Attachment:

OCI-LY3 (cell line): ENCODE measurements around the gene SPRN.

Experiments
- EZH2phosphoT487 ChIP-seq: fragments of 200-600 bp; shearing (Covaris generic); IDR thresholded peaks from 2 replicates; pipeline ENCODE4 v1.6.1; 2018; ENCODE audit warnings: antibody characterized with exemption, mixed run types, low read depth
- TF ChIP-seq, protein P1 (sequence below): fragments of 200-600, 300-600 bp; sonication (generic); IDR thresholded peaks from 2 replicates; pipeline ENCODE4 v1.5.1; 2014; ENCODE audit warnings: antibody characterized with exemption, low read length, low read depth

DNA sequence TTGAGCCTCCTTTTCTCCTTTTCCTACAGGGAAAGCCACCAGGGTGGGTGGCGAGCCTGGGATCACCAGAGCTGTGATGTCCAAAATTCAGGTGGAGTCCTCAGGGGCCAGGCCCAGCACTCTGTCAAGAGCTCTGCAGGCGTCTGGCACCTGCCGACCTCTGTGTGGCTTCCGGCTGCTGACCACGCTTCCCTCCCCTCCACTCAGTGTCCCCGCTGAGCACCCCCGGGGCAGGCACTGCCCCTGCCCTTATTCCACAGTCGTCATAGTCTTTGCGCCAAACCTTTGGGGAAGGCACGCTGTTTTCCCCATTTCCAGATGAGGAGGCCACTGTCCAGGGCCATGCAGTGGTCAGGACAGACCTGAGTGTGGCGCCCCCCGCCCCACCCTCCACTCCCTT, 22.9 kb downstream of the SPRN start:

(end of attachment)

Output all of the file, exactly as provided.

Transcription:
OCI-LY3 (cell line): ENCODE measurements around the gene SPRN.

Experiments
- EZH2phosphoT487 ChIP-seq: fragments of 200-600 bp; shearing (Covaris generic); IDR thresholded peaks from 2 replicates; pipeline ENCODE4 v1.6.1; 2018; ENCODE audit warnings: antibody characterized with exemption, mixed run types, low read depth
- TF ChIP-seq, protein P1 (sequence below): fragments of 200-600, 300-600 bp; sonication (generic); IDR thresholded peaks from 2 replicates; pipeline ENCODE4 v1.5.1; 2014; ENCODE audit warnings: antibody characterized with exemption, low read length, low read depth

DNA sequence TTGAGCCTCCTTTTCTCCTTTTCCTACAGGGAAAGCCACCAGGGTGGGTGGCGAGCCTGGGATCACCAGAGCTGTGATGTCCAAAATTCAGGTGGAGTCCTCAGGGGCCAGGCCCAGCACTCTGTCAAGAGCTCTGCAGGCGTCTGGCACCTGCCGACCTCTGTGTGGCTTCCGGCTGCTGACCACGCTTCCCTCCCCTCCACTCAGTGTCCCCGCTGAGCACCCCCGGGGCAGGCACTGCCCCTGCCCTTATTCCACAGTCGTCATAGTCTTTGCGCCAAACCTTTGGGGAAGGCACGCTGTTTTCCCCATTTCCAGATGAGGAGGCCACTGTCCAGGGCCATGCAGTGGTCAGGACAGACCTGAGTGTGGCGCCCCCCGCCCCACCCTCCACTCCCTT, 22.9 kb downstream of the SPRN start: